By John McClaughry
Last Thursday, the Federal Energy Regulatory Commission finalized its updates to the Public Utility Regulatory Policies Act (PURPA), in what the majority called an effort to “preserve competition” and give states more “flexibility” in implementing the federal rule.
Changes include allowing states to set the rates paid to qualifying facilities (solar installations) at a variable wholesale rate rather than a fixed cost, reducing the size of a project that is subject to such rates from 20 megawatts to 5 megawatts, and modifying the 1-mile spacing rule to prevent aggregation.
So what? Solar PV supporters say the new rule could hurt the ability of small solar projects to secure the financing they need, while utility groups said the changes would prevent customers from paying excess costs to make up for the utility paying way above market prices for solar electricity.
A utility association spokesman said:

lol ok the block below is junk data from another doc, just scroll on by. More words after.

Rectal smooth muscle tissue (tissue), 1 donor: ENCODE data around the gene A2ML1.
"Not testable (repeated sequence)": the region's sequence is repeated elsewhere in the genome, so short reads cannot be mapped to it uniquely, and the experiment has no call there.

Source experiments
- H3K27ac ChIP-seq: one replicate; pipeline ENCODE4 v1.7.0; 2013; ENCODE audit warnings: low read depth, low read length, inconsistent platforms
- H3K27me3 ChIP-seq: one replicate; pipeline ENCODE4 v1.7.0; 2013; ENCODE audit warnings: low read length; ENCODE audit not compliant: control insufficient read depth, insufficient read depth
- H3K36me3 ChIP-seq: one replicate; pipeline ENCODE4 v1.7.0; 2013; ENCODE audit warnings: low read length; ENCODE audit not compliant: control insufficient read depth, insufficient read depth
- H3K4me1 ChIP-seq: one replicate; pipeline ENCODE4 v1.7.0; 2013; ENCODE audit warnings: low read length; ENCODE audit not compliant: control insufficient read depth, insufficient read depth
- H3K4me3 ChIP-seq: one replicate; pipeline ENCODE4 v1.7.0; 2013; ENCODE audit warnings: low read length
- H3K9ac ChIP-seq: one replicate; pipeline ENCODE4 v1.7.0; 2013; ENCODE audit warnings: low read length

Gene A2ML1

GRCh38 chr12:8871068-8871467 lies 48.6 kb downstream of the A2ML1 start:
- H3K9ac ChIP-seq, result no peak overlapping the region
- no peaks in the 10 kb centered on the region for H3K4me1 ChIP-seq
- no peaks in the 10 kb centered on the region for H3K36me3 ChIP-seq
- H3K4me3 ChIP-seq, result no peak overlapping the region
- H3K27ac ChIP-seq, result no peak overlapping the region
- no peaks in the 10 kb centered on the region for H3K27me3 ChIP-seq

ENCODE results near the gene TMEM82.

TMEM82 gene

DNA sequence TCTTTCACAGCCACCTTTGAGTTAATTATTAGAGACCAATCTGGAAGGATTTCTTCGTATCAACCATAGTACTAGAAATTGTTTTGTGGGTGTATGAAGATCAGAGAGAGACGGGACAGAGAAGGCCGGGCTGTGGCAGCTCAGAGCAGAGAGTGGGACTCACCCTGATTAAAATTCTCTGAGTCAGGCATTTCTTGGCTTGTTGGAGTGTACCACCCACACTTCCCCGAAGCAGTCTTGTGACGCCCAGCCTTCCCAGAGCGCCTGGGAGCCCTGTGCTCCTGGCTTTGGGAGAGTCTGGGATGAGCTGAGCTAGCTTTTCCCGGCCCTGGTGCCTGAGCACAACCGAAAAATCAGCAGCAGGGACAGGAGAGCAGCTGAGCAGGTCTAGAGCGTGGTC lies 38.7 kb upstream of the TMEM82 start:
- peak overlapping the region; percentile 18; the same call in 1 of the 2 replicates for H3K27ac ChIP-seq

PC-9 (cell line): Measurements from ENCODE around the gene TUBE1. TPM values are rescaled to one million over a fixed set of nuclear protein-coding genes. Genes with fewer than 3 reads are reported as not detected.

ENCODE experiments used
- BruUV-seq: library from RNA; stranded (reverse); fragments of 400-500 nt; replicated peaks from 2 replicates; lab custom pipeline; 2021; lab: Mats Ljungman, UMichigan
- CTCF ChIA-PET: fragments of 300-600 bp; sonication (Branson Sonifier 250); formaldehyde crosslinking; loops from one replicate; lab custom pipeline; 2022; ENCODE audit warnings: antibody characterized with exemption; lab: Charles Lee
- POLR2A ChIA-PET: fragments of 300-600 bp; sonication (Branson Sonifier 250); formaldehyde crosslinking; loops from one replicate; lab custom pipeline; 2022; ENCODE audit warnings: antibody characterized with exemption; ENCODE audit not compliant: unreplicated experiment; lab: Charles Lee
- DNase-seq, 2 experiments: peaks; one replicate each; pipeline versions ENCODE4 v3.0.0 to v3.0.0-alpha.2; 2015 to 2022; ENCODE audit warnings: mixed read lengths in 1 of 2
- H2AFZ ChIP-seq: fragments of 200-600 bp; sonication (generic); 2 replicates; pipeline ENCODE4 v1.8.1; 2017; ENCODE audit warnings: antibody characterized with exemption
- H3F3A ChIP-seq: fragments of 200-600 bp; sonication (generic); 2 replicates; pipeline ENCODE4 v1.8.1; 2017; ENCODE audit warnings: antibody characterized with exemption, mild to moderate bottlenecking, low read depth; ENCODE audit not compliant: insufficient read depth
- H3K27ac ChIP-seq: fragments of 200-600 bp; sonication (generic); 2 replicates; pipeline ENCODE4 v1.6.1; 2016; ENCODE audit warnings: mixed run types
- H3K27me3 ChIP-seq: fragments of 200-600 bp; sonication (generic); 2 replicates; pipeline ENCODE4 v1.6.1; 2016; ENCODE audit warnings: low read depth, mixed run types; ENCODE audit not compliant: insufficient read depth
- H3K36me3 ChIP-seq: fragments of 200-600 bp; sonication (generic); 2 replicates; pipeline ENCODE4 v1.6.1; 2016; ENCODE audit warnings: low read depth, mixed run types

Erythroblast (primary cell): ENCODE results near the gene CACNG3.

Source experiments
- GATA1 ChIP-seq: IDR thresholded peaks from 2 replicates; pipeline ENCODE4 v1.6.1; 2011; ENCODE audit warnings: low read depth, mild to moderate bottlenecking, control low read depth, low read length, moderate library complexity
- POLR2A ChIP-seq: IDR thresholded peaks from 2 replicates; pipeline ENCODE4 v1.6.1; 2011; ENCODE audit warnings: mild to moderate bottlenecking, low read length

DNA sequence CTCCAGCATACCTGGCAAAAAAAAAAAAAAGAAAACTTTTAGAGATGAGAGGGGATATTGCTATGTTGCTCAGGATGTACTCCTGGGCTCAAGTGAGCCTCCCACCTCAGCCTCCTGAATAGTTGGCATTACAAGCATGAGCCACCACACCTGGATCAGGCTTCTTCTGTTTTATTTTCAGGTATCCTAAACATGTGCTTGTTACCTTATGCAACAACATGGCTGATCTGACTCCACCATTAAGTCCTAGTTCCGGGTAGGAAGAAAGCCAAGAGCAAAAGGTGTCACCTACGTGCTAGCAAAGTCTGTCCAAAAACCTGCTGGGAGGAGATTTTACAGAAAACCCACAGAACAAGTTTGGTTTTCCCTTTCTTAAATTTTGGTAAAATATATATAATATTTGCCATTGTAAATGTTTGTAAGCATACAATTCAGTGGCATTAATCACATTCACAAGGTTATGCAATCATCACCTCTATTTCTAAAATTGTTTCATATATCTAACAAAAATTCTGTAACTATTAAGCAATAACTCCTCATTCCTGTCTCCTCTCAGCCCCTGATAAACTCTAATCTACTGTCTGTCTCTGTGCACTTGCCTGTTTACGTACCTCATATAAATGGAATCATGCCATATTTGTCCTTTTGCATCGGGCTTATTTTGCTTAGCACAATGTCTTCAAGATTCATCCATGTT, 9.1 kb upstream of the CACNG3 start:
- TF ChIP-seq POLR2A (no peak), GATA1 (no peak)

For years, electricity customers have been paying billions of dollars in excess energy costs as a result of PURPA provisions enacted in the 1970s that allowed well-financed big developers to lock in guaranteed long-term, inflexible contracts at the expense of other more-competitive and cost-efficient renewable energy projects. By updating these rules, FERC has helped to ensure that renewable energy can continue to grow without forcing electricity customers to pay a premium to the developers that learned how to game the system.
One likely result: less contributions to VPIRG from Vermont’s solar barons.
John McClaughry is vice president of the Ethan Allen Institute. Reprinted with permission from the Ethan Allen Institute Blog.